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New software is automating digital health records — and saving clinics a fortune
Who said don’t sweat the small stuff?
Sweating the details of new healthcare reform rules saved a clinic in economically distressed south suburban Harvey that was near closing.
That’s because the clinic, Family Christian Health Center, was among the first to meet a mind-numbing list of health-care reform rules to receive money known as “meaningful use dollars.”
The $30,000 in federal money kept services alive for 23,000 patients, ranging from private-pay to Medicaid recipients, who each year use the center’s clinics, pharmacy and dentist’s office.
“I cannot emphasize what a tedious and difficult process it was,” says Dr. Lisa Green, a family practice physician and health center CEO. “You would think the process would be clear from the beginning. It’s not. Things change.”
The U.S. Department of Health and Human Services issued the rules to get doctors to set up electronic health records and to use them in more sophisticated ways year by year. They include such things as reporting patient demographics, documenting that the records are secure and using the electronics system to prescribe medications.
Health center officials credit four-year-old technology firm SA Ignite for keeping the process on track.
The software works much like TurboTax for income taxes by ensuring that the health center gets its maximum payment for playing by the rules.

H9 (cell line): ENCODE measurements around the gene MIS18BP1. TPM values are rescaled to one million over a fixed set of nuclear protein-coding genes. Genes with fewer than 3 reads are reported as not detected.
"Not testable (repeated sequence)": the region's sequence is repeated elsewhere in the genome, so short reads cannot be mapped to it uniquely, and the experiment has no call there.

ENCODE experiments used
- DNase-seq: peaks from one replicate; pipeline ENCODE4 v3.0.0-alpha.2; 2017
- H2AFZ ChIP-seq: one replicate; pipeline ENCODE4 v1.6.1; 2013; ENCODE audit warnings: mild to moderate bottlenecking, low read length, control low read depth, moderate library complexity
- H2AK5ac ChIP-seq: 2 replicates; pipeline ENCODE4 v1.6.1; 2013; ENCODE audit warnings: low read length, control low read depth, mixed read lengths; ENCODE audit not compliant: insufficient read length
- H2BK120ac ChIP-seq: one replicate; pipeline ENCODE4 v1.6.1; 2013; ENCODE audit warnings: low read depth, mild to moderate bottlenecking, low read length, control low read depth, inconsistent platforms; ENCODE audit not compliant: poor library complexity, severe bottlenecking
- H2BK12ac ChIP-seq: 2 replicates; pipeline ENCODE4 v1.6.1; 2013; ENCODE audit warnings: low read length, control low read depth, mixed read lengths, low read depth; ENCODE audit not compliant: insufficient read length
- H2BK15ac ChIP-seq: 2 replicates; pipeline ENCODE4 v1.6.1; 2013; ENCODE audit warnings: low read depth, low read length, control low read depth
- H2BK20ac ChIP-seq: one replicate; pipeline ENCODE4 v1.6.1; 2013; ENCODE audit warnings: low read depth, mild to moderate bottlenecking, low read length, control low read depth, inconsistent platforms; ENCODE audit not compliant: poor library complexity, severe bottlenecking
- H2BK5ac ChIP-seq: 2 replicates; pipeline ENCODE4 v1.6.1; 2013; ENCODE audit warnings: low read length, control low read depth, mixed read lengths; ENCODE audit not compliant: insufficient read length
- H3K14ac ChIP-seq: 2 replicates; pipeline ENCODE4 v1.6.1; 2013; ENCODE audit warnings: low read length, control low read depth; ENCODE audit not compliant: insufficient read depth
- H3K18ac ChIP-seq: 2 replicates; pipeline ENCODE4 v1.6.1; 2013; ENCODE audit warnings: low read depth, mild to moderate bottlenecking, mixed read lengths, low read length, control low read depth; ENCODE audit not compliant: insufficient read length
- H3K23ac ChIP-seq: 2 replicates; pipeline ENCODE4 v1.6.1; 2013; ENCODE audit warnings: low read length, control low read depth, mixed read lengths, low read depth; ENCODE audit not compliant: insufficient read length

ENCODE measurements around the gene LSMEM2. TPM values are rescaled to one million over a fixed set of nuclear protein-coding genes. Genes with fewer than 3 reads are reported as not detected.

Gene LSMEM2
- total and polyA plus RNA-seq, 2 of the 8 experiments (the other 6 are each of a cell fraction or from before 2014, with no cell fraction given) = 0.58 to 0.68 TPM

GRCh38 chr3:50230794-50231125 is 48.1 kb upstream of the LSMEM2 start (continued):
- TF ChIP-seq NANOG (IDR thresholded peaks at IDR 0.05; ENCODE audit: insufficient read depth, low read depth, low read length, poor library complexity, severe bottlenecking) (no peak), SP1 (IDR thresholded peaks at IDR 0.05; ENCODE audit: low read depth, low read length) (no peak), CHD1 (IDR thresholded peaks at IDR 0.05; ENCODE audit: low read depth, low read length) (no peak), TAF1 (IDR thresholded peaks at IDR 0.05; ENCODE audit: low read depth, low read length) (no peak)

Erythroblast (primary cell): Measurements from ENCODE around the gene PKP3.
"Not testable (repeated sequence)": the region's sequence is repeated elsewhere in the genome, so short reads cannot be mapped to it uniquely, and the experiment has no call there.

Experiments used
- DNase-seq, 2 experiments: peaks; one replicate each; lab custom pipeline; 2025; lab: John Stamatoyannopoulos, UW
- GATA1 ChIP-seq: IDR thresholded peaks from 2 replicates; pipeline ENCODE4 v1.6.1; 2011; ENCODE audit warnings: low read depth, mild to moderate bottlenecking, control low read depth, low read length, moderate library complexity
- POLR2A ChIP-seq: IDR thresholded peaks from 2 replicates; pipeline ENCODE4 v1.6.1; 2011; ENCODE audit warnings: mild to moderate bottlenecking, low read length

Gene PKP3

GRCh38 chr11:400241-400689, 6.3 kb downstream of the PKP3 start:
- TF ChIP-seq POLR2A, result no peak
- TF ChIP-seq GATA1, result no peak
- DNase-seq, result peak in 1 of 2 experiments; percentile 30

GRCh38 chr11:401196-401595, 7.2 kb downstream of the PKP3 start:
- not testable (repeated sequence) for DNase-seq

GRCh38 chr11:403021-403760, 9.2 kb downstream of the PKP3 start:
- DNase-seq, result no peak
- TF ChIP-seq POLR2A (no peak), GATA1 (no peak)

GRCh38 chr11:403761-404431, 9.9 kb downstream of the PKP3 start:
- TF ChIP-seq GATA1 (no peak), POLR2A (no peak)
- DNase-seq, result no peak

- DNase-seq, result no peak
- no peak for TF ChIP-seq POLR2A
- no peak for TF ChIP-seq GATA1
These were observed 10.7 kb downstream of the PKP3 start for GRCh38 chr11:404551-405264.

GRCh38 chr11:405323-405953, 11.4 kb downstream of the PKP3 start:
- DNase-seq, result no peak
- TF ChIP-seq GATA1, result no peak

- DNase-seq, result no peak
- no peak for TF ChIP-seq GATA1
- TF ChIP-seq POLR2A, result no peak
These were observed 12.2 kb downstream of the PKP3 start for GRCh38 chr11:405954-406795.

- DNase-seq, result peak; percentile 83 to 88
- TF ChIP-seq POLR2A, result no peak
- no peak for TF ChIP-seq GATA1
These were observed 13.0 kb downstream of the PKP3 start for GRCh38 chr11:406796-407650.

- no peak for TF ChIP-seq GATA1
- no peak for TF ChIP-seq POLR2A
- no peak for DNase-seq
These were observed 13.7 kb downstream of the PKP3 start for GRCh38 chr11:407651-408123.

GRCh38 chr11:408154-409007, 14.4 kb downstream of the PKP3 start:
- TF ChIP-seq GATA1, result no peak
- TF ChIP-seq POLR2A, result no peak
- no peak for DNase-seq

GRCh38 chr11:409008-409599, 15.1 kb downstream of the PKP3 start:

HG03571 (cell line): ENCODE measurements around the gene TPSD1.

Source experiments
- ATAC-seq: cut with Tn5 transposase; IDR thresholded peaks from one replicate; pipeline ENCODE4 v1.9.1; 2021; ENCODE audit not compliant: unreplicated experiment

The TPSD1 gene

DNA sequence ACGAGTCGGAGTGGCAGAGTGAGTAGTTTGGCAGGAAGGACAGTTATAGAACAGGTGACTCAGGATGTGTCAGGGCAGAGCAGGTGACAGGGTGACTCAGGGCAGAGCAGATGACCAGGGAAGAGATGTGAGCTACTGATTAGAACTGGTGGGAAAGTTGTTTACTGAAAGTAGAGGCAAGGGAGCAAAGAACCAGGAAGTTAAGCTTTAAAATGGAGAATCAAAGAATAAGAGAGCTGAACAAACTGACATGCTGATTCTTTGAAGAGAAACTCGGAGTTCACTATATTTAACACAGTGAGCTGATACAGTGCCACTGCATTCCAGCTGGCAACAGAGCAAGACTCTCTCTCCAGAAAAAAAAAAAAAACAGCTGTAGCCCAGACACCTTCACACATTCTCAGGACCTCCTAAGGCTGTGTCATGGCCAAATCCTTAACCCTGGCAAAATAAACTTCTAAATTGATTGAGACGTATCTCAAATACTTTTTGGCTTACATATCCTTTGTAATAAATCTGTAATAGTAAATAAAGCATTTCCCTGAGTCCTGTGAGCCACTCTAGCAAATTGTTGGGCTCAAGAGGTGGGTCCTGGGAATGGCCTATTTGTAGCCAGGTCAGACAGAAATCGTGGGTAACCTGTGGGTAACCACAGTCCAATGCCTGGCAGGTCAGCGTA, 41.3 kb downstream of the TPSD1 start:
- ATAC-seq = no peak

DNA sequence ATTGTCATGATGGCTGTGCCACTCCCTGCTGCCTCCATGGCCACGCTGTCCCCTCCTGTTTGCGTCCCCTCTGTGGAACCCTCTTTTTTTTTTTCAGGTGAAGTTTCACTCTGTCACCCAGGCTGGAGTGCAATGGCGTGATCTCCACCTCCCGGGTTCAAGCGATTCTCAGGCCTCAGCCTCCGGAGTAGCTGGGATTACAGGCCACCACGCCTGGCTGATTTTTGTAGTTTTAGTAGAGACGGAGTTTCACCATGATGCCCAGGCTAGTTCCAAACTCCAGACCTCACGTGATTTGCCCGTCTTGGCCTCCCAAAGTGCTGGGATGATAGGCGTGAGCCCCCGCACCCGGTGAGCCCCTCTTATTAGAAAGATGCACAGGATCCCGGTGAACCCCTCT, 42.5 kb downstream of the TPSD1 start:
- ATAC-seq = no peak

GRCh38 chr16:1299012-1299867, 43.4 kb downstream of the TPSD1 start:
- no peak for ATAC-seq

The government can audit the results, just like it can audit tax returns, so doing it right is crucial.
“We automated the process,” says Beth Houck, vice president of client services at SA Ignite, housed at the Illinois Technology Association’s TechNexus space downtown.
The web-based software program, called MU (meaningful use) Assistant, provides real-time feedback so healthcare centers can pinpoint gaps in their workflows.
“There is a gap between meeting the goals of the program and getting your money,” Houck says. “Just like with taxes, you need to know ‘did I interpret this question correctly’ or ‘did I put my data in the right spot?’”
MU Assistant costs up to $400 a year for each health-care provider, but the Family Christian Health Center got it for free as a beta user.
The automation can save money for health-care providers who have resorted to hiring temp workers and training medical residents to manually type in data and fill out forms.
Tech entrepreneur Dr. Tom Lee, known for helping write a grant that created the Chicago Health IT Regional Extension Center, founded SA Ignite when he realized the value of developing a software robot to do the tedious work.
Lee’s passion for ensuring accurate electronic health records started after his son, as an infant, received too high a dose of medicine. His son recovered, but it left Lee with a new understanding of medical information gaps.
Lee was the founding chief technology officer of Enorbus Technologies, a mobile content developer startup in China that Walt Disney bought six years ago for a reported $20 million. SA Ignite is one of five companies awarded an Illinois Technology Association CityLIGHTS honor for their 2012 growth and their plans to keep growing this year.
The awards recognize companies that have products, customers, revenues and are seizing upon opportunities, says Fred Hoch, ITA CEO.
In the past 15 months, the number of doctors that SA Ignite monitors has skyrocketed to more than 3,000 from 200. In three years, the company has more than quadrupled its employment, to 11 from two.
The health center is now working with Intuit Health to set up a patient portal to let patients email their doctors and dentists directly.